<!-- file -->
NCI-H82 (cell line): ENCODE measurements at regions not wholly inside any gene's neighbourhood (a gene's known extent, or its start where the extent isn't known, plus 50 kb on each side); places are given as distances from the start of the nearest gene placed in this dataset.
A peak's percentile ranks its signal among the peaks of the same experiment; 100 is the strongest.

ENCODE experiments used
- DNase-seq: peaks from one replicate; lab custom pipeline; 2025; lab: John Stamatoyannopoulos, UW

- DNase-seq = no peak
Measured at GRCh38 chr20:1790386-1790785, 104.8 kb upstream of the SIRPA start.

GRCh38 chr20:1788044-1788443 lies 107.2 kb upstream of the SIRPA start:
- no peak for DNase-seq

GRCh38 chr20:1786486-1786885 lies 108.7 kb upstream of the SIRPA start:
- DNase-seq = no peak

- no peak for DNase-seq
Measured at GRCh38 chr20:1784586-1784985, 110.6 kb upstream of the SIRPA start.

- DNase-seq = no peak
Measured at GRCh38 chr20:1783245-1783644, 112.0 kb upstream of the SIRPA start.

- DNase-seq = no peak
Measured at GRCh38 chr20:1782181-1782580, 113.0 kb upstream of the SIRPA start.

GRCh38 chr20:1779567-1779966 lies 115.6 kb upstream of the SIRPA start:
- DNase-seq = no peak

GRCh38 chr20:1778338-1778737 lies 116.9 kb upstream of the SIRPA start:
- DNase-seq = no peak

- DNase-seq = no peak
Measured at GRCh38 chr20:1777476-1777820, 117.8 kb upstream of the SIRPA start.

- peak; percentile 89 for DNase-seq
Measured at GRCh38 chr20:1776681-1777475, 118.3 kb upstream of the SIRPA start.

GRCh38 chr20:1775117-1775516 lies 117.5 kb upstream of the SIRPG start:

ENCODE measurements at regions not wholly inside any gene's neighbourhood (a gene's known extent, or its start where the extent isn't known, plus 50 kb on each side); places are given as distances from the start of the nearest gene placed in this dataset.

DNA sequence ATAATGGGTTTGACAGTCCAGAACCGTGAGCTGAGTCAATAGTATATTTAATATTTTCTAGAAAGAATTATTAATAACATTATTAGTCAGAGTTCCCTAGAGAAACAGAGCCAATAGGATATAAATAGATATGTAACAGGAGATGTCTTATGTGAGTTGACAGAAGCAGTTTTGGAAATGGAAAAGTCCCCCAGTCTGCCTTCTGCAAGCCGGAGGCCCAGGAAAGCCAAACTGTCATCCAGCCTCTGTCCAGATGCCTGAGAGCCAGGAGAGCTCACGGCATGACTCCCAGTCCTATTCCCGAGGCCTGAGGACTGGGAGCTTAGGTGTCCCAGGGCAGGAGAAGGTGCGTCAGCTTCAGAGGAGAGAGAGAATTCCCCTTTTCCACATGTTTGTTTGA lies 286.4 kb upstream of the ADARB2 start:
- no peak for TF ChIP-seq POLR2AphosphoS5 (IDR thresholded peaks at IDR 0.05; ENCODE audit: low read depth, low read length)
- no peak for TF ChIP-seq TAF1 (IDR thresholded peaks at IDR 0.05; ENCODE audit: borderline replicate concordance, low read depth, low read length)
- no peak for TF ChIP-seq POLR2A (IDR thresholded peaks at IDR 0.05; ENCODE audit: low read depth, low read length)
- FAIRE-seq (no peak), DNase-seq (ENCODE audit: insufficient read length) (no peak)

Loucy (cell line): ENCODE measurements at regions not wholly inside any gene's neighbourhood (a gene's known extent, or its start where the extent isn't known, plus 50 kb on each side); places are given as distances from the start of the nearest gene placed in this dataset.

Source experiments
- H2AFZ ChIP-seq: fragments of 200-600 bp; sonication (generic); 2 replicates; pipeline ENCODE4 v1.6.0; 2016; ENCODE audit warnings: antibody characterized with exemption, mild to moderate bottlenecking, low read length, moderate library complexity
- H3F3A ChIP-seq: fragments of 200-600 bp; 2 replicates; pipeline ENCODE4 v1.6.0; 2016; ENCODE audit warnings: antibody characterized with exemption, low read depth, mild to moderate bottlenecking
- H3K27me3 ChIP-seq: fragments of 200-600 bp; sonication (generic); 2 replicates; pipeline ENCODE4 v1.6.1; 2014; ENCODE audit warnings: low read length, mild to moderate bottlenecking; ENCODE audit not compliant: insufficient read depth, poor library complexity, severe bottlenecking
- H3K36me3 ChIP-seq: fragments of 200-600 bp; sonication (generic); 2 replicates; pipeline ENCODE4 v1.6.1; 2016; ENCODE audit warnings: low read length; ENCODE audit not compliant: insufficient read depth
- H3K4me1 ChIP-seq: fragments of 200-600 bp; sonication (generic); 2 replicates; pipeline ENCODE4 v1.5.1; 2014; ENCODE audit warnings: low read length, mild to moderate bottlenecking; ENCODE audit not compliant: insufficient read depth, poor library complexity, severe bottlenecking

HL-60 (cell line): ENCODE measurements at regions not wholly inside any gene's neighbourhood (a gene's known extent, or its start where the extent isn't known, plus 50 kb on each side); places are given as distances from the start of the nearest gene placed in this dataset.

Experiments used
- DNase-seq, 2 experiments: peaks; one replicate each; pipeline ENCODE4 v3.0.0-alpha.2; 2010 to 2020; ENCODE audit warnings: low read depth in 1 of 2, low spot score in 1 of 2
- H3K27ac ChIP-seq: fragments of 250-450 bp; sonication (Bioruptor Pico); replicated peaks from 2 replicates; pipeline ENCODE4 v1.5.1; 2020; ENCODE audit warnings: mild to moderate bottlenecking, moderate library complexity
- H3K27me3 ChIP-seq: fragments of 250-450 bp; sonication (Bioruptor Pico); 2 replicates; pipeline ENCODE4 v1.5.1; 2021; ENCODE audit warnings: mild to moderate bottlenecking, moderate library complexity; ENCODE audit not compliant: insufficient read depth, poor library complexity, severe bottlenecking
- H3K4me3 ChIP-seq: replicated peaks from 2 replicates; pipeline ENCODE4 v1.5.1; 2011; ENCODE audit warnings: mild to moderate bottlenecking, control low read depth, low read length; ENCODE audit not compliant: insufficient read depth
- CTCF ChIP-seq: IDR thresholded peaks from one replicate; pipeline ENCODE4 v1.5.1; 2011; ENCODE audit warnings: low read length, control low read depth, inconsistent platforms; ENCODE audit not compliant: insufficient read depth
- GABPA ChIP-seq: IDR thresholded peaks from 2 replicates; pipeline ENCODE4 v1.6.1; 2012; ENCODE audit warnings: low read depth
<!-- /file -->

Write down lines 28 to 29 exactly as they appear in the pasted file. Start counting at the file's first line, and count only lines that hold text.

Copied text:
- no peak for TF ChIP-seq POLR2AphosphoS5 (IDR thresholded peaks at IDR 0.05; ENCODE audit: low read depth, low read length)
- no peak for TF ChIP-seq TAF1 (IDR thresholded peaks at IDR 0.05; ENCODE audit: borderline replicate concordance, low read depth, low read length)